1.) Call Your Child’s Pediatrician
Before anything else, make sure to call your child’s pediatrician or primary care doctor and let them know that you’re looking to have your child vaccinated. Make sure that in that call, you learn more about the vaccines, the possible side effects you have, and subsequent plans of action in case anything goes wrong.
2.) Do Preliminary Research
This ties in heavily with the first step but I want to remind you to make sure that you know exactly what you’re getting into when you’re looking to get your child vaccinated. Make sure that you are able to understand the intricacies of the COVID-19 vaccine. Here’s a short overview of how it works:
The COVID-19 vaccine works similarly to other vaccines that your child (and yourself) has had. Germs and viruses of SARS-Cov-2, the virus that contains COVID-19, can invade and multiply inside the body. The vaccine helps stop the continued sharing of this pathogen by teaching the immune system to recognize and make antibodies that fight the virus.
With the vaccine, your child will have less chance of getting COVID-19. If they do get infected with the virus, which is still a possibility mind you, they will likely be not as sick as they would have been without the vaccine. They are much less likely to be hospitalized if they get the virus.
3.) Talk With Your Child Before The Appointment
Right before you take your child to their vaccination appointment, talk to them about what’s going on. Not only is their consent a requirement for vaccination approval but I genuinely believe that it’s good practice to be open and talk with your child.
4.) Don’t Ignore Their Feelings
Talking with your child about their feelings towards the vaccines and hearing out what they might know about it is important. So invite your child to share what they may know about COVID-19 vaccines and listen to their responses.
It’s extremely important to be fully engaged and take any fears they have seriously. So when you’re talking to them, be patient and try to squander any misinformation that might cause a lot of worry and uncertainty for everyone.
5.) Keep The Paper Vaccination Card
Something that I’ve noticed happening is that vaccination cards are getting laminated. I don’t think this is exactly the smartest thing to do, just in case more information needs to be added. I suggest, instead, that you take a photo of it, copy it, and keep it consistently in the same place.
6.) Schedule A Second Appointment
After your child receives the first vaccine, start thinking ahead and schedule the second dose. Think about when your child is free and schedule an appointment. Honestly, it’s not that difficult.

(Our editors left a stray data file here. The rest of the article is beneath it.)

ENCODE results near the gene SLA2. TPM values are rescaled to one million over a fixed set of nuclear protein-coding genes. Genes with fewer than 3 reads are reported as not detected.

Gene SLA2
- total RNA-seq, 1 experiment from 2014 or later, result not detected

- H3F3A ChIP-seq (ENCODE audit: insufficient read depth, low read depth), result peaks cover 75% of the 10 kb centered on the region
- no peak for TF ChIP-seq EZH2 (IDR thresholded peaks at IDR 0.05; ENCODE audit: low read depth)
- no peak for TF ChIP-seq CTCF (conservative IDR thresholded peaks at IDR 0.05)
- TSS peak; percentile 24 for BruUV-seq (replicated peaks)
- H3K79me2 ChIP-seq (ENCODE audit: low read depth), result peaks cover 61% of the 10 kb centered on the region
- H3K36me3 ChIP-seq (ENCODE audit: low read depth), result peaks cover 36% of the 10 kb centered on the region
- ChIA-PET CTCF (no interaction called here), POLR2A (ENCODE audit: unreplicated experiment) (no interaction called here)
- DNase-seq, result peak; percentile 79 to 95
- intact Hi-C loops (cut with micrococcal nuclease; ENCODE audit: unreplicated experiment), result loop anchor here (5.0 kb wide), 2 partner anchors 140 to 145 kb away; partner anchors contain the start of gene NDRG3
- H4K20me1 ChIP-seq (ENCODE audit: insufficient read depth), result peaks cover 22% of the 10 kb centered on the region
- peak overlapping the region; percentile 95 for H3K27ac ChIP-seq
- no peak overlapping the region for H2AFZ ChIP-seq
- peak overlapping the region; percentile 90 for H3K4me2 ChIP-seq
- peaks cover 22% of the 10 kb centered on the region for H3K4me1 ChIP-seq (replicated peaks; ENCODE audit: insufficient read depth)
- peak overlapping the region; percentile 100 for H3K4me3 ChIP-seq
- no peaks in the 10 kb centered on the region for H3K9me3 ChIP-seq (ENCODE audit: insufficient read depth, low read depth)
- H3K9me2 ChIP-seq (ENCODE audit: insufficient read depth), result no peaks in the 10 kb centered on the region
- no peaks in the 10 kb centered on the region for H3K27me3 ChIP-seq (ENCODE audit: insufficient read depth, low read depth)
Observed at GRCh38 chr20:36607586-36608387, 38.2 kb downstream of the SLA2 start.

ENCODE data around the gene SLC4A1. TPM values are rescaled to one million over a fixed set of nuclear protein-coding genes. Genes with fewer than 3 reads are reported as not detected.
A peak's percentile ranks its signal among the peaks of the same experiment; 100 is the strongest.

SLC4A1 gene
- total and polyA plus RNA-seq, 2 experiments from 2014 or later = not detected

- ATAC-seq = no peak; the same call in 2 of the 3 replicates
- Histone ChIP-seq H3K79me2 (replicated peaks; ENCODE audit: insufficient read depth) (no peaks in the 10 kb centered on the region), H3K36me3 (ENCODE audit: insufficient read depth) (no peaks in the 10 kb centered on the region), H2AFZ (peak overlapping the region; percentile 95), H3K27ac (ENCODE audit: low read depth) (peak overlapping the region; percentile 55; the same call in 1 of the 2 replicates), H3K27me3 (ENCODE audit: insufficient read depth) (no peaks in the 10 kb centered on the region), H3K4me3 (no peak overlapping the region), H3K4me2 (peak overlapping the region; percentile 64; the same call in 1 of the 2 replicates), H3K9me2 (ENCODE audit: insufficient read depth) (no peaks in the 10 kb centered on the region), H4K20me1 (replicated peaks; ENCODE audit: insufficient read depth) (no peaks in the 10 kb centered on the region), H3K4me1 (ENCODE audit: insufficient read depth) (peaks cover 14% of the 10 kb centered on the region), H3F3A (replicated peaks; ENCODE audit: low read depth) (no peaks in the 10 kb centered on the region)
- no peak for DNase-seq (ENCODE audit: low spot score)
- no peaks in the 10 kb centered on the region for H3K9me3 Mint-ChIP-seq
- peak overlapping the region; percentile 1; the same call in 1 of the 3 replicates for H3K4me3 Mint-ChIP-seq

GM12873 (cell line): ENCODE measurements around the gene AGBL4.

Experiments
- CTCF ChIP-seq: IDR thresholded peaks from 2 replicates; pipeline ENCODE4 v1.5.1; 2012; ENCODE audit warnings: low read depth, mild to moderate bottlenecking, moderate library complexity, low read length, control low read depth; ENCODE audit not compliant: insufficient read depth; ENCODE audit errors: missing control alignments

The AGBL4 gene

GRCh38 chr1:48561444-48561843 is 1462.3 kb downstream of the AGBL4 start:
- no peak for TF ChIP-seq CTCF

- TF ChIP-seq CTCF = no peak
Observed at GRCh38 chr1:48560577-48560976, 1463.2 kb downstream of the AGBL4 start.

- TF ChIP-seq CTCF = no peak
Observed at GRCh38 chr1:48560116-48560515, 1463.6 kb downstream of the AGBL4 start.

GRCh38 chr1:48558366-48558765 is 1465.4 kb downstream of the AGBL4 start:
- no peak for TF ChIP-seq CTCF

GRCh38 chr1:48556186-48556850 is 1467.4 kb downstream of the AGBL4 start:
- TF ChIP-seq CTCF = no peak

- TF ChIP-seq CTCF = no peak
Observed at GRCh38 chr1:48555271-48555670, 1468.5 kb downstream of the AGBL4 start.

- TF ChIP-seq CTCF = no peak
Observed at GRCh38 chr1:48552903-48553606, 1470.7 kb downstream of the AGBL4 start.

Make sure that your pediatrician’s office has a copy of the vaccination card in your child’s medical record.
Should I Be Worried Of Side Effects?
While there are certain side effects that may take place, it’s also important to note that tens of thousands of volunteers were involved in the clinical trials. The clinical trials have shown that the COVID-19 vaccines are remarkably safe and effective before they got FDA emergency use authorization. Like I mentioned before, clinical trials are also underway to study whether children as young as six months old could receive COVID-19 mRNA vaccines.
That said, the CDC did release a list of possible side effects that your child may experience. It’s also important to note that these are normal signs that the body is building protection.
Here it is:
On the arm:
- May experience pain
- May experience redness
- May experience swelling
Throughout the rest of the body:
- Some form of tiredness
- May experience muscle pain
- May experience chills
- May experience fever
- Possible nausea
The side effects could easily affect your child’s ability to do their daily activities but should go away within a couple of days.
The problem with these clinical trials, however, is the fact that these clinical trials had only started in the summer of 2020, it’s not yet clear what the long-term effects of the vaccines actually are. There were some reports of heart problems but these remain inconclusive. It should be important to note, though, that in the U.S., there has been an increase in reported cases of a problem called myocarditis and pericarditis after the mRNA COVID-19 vaccination, especially in male adolescents and young adults aged 16 and older.
What are these two, you ask?
Mayoclinic.com says myocarditis is the inflammation o the heart muscle while pericarditis is the inflammation o the lining outside the heart. These reports, however, are very rare. The Centers for Disease Control and Prevention is investigating to see if there is any relationship to COVID-19 vaccination.
If you’re worried, however, make sure to watch out for the following symptoms: chest pain, shortness of breath, and feelings of having a fast-beating fluttering or pounding heart. If you or your child experiences this post-vaccination, immediately seek medical care.
Fortunately, as part of its first request for emergency use authorization of COVID-19 vaccine in 2020, Pfizer created a safety monitoring plan and the plan includes monitoring adolescents given the COVID-19 vaccine.
Some Final Thoughts
Remember that your child is considered fully vaccinated two weeks after the second dose of the vaccine. Encourage your child to keep doing their part to protect others by wearing a face mask and face shield. Make sure that they’re doing their part to keep people with a high risk of infection safe.
This is the exact same thing that Crown Asia is doing for potential home buyers and investors. We create and develop land and homes while making sure that we have their best interests at heart. We ensure that everything we create is innovative, interesting, and, most importantly, safe. Not only on a healthcare level but also on a security level, given the full-time property management that occurs as well as the security systems in place.